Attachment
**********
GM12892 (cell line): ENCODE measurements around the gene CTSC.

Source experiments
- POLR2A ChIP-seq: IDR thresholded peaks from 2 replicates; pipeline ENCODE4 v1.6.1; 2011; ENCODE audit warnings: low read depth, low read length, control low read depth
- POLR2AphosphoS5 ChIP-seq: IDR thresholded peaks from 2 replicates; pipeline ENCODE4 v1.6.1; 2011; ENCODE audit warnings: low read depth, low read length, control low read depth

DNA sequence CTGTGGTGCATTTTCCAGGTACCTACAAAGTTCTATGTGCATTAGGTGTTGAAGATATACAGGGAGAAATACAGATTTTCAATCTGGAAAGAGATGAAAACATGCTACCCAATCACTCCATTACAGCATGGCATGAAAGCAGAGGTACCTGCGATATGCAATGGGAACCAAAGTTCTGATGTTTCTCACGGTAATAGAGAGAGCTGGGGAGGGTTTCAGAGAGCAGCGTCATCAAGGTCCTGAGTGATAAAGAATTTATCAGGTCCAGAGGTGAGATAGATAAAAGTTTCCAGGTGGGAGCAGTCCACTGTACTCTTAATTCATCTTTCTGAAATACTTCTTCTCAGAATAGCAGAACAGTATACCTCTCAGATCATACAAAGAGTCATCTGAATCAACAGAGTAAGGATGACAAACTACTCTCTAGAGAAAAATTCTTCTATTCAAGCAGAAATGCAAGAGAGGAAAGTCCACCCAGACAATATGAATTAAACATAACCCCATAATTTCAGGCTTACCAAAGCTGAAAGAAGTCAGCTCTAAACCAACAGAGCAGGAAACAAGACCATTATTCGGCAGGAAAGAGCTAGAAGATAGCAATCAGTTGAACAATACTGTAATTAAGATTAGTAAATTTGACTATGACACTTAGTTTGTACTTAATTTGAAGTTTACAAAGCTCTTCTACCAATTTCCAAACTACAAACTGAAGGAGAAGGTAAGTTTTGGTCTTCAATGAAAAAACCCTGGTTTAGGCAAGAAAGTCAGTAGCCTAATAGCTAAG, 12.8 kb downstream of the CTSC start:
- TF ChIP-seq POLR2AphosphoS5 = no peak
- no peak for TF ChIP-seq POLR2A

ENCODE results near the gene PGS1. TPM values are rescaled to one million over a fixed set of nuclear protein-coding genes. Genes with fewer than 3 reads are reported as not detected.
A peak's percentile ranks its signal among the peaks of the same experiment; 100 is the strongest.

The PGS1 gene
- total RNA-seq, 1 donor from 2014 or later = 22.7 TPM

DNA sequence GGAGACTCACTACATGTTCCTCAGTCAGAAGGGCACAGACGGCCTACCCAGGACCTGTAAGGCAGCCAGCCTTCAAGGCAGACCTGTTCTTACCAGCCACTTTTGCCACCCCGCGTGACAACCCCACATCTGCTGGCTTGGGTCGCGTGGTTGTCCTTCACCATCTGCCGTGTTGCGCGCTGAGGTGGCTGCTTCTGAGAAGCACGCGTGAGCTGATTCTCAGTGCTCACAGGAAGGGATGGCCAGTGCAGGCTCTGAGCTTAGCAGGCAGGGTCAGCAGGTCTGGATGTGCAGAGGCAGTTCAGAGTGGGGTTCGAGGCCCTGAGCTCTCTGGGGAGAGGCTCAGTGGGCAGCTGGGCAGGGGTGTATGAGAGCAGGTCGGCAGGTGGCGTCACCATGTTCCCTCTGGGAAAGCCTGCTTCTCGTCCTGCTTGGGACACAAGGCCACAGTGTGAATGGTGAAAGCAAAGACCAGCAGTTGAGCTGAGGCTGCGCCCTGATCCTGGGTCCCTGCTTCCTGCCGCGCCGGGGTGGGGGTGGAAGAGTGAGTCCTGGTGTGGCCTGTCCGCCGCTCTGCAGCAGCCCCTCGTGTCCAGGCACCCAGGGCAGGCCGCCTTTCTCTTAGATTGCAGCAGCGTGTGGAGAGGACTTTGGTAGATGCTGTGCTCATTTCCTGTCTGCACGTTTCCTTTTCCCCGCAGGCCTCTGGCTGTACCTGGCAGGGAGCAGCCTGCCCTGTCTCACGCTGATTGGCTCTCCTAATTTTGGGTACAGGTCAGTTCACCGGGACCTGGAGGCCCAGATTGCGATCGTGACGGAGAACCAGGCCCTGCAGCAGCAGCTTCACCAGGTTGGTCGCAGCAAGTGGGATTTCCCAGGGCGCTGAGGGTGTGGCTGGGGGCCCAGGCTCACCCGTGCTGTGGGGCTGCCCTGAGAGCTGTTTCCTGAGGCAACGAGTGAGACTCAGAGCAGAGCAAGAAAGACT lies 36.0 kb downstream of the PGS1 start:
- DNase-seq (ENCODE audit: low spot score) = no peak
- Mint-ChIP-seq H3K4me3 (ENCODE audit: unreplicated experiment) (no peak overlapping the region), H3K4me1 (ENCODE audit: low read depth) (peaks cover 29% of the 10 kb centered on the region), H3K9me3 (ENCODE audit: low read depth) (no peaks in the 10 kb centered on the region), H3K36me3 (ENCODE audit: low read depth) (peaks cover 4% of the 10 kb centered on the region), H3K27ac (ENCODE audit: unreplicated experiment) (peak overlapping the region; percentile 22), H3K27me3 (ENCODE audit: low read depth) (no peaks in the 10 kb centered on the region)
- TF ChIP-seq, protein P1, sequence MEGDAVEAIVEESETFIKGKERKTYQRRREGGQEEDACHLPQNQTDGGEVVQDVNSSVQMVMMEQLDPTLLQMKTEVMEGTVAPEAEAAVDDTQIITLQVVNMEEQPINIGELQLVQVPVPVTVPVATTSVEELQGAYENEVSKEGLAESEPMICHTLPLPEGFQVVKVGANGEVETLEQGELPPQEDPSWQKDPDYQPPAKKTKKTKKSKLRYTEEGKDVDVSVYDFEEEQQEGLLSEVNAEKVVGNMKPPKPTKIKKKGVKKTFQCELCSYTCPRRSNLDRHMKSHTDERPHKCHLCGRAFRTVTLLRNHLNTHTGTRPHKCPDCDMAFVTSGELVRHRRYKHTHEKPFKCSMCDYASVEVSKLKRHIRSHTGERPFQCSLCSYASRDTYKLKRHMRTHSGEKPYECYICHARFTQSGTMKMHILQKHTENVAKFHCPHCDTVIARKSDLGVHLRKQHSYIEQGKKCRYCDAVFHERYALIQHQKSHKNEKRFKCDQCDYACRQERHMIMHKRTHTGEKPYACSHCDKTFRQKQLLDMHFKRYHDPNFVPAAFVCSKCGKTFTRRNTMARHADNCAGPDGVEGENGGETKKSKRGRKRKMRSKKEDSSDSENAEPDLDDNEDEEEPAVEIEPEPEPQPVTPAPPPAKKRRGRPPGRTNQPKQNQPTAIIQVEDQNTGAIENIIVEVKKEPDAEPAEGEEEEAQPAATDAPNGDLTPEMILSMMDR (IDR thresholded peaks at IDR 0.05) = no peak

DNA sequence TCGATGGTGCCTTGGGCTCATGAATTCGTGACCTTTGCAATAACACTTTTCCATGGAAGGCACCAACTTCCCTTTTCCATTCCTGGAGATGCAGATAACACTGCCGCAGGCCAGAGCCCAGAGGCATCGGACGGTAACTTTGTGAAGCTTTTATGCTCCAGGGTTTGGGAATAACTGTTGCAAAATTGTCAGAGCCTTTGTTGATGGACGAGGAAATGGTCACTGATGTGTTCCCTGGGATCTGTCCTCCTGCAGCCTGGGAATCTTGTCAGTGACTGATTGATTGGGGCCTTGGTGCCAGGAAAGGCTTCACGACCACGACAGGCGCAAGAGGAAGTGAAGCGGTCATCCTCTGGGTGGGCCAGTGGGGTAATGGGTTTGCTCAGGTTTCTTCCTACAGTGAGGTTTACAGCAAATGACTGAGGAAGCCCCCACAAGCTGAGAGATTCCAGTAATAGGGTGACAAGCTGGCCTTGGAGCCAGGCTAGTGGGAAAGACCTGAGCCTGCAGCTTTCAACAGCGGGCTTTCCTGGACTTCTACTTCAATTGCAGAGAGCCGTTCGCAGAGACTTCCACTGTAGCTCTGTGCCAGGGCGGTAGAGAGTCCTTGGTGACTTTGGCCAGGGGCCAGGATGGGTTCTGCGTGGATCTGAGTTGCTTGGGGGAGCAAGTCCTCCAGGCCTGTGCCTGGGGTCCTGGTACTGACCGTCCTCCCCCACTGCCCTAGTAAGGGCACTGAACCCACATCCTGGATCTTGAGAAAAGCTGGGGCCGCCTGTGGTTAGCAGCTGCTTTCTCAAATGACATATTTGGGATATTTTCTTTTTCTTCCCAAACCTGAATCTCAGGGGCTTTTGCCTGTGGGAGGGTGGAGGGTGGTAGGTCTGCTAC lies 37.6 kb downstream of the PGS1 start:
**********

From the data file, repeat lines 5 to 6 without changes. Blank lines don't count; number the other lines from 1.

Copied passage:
DNA sequence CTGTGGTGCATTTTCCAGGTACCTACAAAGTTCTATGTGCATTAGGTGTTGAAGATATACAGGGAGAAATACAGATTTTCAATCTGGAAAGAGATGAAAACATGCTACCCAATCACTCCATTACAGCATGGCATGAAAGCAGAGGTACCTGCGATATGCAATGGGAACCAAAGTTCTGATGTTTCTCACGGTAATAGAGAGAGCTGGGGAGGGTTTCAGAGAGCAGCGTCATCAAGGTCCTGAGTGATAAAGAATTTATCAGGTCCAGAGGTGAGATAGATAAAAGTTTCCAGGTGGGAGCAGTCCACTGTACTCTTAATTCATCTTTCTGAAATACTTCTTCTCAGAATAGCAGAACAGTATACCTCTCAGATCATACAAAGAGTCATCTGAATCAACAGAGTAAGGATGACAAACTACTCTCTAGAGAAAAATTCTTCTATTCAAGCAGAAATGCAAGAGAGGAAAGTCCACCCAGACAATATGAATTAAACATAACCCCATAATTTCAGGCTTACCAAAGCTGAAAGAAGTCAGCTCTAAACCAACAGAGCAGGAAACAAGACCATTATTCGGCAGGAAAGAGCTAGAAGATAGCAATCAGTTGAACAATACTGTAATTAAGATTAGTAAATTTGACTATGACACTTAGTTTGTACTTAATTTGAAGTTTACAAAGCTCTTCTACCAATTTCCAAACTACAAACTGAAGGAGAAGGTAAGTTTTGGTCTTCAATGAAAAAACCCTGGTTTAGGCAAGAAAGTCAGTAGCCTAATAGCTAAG, 12.8 kb downstream of the CTSC start:
- TF ChIP-seq POLR2AphosphoS5 = no peak